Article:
Video shows Good Samaritan saving grandmother from Kentucky floodwaters as death toll climbs to 28

Local volunteers unload donated goods for the community of Buckhorn, Ky., after devastating flooding left many without homes or belongings

Video shows Good Samaritan saving grandmother from Kentucky floodwaters as death toll climbs to 28

“This is one of the most devastating and deadly floods we’ve seen in our history…And just as we’re trying to dig in, it’s raining,” Gov. Andy Beshear told NBC’s Meet the Press.

The death toll in the floods, caused by torrential rains that began on Wednesday, is expected to rise further.

“We’re going to be finding bodies for weeks, many of them sweeping hundreds of yards, maybe over a quarter of a mile from where they were lost,” Beshear added.

The governor toured the flooded areas and made stops in three counties on Sunday. In sodden parts of the state, more than 350 people are temporarily living in shelters, he said.

Receding floodwaters had left a thick layer of dust on the streets as dark clouds hinted at more rain to come.

Some 35 miles (55 kilometers) south of the small community of Buckhorn, volunteers at a distribution center numbered between 700 and 800 people who came on Sunday alone to collect supplies ranging from food to paper towels and household items. toilet.

Video shows Good Samaritan saving grandmother from Kentucky floodwaters as death toll climbs to 28

Kentucky rescuers conduct door-to-door searches in deteriorating weather as they prepare for a long and grueling effort to locate victims of flooding that devastated the eastern part of the state.

Video shows Good Samaritan saving grandmother from Kentucky floodwaters as death toll climbs to 28

The North Fork Kentucky River, which flooded due to heavy rain in parts of eastern Kentucky, in Jackson County, Kentucky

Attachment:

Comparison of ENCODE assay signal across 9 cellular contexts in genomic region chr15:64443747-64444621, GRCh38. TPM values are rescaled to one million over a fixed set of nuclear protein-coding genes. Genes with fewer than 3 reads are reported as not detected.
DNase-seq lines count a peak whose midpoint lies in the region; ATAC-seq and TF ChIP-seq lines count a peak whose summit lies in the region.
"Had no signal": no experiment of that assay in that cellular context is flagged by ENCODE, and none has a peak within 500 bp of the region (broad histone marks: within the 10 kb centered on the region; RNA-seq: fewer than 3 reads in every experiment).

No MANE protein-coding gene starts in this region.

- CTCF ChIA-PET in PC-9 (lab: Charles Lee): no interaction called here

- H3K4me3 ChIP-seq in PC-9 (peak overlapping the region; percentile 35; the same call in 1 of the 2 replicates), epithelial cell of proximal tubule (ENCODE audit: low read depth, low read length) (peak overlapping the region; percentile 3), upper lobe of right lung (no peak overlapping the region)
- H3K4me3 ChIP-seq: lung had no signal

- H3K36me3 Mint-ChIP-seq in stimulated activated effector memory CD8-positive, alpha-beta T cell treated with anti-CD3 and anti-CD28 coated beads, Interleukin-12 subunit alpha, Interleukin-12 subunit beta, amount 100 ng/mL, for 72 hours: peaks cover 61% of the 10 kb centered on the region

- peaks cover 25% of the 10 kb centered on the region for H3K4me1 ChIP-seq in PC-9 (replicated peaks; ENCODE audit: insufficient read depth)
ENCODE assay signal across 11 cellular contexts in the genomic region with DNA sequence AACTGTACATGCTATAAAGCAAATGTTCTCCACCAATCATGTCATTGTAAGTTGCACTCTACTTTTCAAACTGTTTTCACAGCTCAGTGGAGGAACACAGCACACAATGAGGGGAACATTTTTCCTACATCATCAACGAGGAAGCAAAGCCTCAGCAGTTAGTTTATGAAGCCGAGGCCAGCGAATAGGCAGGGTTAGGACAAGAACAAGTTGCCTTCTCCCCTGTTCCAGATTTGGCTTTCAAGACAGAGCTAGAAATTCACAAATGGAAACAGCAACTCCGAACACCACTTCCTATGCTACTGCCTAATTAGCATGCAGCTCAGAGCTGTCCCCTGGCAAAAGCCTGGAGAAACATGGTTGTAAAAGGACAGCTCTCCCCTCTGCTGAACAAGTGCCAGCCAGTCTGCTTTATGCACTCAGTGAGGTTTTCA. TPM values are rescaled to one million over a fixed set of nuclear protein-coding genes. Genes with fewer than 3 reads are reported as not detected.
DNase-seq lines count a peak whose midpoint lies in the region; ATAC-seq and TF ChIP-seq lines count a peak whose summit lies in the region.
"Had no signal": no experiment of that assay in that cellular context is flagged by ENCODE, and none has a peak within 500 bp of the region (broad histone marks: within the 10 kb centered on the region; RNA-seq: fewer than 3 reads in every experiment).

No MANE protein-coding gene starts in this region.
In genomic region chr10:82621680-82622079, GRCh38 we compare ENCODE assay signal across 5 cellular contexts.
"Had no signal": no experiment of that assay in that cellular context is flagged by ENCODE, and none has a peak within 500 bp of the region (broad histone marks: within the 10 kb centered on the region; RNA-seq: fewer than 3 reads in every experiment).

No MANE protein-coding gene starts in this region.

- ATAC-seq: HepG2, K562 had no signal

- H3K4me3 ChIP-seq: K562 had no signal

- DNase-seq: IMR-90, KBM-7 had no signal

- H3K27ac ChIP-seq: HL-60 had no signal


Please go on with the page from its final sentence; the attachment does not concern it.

Video shows Good Samaritan saving grandmother from Kentucky floodwaters as death toll climbs to 28

Debris surrounds a badly damaged home near Jackson after historic flooding swept through eastern Kentucky, leaving many homes devastated

Video shows Good Samaritan saving grandmother from Kentucky floodwaters as death toll climbs to 28

Corissa Creek (left) and Haley Gayheart help clean the home of a friend who is eight months pregnant and unable to clean in Jackson, Kentucky

The floods hit an area of ​​Kentucky that already suffered from crushing poverty, driven by the decline of the coal industry that was central to its economy, taking everything from the people who could least afford it.

“It wiped out areas where people didn’t have much to start with,” Beshear added.

Parts of eastern Kentucky reported receiving more than 8 inches of rain in 24 hours.

The water level at the North Fork of the Kentucky River at Whitesburg rose to a staggering 20 feet (6.09 m) within hours, well above its previous record high of 14.7 feet (4.4 m).

The National Weather Service’s Weather Prediction Center said: “The threat of flash flooding will continue through the afternoon and early evening from downpours and thunderstorms with very heavy precipitation rates. “

President Joe Biden issued a disaster declaration for the Kentucky floods, allowing federal assistance to supplement state and local recovery efforts.

The eastern Kentucky flood is the latest in a series of extreme weather events that scientists say are a sure sign of climate change.

Nearly 60 people were killed in western Kentucky by a tornado in December 2021 — a disaster that Beshear said offered lessons for current efforts across the state.

“We learned a lot of lessons in Western Kentucky about these devastating tornadoes about seven months ago, so we’re providing as much support as we can and moving quickly from across the state to help,” he said. he told CNN on Saturday.